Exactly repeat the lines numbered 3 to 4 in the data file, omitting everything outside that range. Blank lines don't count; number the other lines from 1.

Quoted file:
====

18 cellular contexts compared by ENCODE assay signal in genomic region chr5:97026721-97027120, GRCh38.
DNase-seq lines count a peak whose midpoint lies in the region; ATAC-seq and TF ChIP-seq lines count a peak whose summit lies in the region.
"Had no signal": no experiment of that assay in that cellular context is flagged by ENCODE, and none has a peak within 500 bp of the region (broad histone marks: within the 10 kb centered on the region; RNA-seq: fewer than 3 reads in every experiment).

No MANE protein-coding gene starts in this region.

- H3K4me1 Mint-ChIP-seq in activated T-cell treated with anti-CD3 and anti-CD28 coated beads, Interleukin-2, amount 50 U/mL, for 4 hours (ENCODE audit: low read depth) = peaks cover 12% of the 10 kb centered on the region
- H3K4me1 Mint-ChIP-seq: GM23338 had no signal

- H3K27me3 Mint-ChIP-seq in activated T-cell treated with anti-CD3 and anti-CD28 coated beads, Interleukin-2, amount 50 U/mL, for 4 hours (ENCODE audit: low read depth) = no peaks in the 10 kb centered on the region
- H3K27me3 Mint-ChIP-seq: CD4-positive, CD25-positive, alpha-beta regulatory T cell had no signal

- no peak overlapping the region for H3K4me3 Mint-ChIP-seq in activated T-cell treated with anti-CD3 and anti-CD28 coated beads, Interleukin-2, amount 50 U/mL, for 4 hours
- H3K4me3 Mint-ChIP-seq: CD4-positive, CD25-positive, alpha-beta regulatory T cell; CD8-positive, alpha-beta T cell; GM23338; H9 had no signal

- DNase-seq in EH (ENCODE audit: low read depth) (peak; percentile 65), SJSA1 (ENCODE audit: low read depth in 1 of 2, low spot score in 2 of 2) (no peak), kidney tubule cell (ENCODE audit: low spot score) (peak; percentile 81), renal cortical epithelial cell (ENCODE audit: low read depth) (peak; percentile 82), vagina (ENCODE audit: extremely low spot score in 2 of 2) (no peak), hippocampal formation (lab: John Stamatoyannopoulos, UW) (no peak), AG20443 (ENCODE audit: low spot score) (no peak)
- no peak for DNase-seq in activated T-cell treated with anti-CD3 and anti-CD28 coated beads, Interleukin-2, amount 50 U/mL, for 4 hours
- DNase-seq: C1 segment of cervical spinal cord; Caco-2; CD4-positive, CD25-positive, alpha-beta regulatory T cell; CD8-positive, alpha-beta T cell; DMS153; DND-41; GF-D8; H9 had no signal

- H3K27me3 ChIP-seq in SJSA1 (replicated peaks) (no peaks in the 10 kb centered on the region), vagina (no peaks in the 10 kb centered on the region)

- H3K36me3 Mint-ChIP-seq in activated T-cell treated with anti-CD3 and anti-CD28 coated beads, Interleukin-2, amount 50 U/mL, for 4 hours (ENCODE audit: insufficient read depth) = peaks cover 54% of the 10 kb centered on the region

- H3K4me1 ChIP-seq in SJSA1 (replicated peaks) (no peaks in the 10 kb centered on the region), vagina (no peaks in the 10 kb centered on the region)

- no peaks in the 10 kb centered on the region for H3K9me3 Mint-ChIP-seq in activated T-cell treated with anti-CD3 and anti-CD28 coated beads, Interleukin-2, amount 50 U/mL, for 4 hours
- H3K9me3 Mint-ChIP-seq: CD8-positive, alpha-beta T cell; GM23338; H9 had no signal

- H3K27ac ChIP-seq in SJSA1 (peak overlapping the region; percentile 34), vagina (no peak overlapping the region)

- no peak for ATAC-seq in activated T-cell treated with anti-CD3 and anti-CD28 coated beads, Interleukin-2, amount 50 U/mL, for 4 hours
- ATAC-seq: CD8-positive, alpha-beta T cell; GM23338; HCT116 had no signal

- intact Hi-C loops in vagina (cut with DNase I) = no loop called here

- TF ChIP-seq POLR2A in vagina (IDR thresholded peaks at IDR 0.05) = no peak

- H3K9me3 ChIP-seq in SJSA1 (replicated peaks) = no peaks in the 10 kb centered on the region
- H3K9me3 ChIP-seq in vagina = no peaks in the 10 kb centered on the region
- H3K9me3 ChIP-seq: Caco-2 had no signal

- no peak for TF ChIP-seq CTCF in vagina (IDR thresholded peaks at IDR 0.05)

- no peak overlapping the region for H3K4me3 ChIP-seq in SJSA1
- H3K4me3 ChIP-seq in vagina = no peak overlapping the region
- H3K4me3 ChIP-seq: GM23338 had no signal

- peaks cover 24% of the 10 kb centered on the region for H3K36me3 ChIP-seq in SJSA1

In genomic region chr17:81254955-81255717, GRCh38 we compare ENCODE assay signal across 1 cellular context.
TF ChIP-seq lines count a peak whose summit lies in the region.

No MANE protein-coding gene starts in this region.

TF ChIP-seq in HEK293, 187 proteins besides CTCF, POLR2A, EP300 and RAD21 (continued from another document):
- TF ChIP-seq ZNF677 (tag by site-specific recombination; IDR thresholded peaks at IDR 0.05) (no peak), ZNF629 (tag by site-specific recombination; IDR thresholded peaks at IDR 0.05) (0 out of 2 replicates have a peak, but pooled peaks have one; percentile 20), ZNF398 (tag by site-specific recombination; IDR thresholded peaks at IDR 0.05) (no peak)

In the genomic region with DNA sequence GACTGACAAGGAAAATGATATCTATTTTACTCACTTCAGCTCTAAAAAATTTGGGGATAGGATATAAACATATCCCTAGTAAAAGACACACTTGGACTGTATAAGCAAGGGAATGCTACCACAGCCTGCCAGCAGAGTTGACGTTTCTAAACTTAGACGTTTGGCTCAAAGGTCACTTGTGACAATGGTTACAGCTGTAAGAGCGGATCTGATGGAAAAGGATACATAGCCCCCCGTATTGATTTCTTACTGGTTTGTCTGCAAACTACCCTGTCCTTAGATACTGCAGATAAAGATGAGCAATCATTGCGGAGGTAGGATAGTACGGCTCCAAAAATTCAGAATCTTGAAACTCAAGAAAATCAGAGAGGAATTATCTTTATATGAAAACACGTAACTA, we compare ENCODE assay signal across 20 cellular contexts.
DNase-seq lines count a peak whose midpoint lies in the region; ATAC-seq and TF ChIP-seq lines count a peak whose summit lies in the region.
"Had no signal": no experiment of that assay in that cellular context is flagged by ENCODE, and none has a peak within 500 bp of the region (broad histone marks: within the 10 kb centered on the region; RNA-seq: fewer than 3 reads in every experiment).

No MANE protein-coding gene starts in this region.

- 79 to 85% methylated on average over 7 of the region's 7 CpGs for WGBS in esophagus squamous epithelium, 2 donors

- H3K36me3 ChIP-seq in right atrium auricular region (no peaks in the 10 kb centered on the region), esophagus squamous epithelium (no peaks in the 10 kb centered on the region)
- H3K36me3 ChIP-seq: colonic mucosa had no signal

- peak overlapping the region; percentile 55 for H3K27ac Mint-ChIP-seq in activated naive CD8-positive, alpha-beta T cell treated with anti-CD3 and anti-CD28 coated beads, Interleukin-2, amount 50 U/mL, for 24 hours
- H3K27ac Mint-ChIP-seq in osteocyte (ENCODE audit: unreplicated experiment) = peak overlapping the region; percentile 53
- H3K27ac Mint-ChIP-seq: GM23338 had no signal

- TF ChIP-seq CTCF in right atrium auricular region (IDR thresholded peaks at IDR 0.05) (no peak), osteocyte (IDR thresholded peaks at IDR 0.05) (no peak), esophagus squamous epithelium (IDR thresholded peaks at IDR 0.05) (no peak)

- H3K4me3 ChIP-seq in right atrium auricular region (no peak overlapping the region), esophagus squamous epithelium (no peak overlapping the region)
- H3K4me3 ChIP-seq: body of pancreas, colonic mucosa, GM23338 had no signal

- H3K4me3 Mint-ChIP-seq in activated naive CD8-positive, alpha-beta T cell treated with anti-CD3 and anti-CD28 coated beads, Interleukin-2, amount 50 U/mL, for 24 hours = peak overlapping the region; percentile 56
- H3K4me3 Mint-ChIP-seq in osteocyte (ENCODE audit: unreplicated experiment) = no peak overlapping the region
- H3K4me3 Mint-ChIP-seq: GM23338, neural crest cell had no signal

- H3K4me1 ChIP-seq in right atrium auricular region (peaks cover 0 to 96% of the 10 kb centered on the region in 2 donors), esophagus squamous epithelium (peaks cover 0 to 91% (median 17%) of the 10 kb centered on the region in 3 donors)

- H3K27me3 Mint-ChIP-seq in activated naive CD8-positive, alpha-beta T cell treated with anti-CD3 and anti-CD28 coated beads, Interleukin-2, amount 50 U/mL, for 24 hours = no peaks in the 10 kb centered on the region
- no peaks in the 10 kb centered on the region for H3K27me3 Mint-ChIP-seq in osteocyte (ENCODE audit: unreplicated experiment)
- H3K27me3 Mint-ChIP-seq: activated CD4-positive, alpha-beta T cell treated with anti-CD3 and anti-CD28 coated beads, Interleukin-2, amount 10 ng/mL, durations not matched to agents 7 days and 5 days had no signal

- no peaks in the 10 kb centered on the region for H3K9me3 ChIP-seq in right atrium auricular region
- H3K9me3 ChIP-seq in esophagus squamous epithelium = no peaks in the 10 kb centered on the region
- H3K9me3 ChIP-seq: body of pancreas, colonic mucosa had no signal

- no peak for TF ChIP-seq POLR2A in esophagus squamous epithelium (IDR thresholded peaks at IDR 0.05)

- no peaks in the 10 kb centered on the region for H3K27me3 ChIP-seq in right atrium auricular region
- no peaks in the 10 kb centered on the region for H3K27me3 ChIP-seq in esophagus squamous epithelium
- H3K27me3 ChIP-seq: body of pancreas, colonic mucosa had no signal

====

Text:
"Had no signal": no experiment of that assay in that cellular context is flagged by ENCODE, and none has a peak within 500 bp of the region (broad histone marks: within the 10 kb centered on the region; RNA-seq: fewer than 3 reads in every experiment).

No MANE protein-coding gene starts in this region.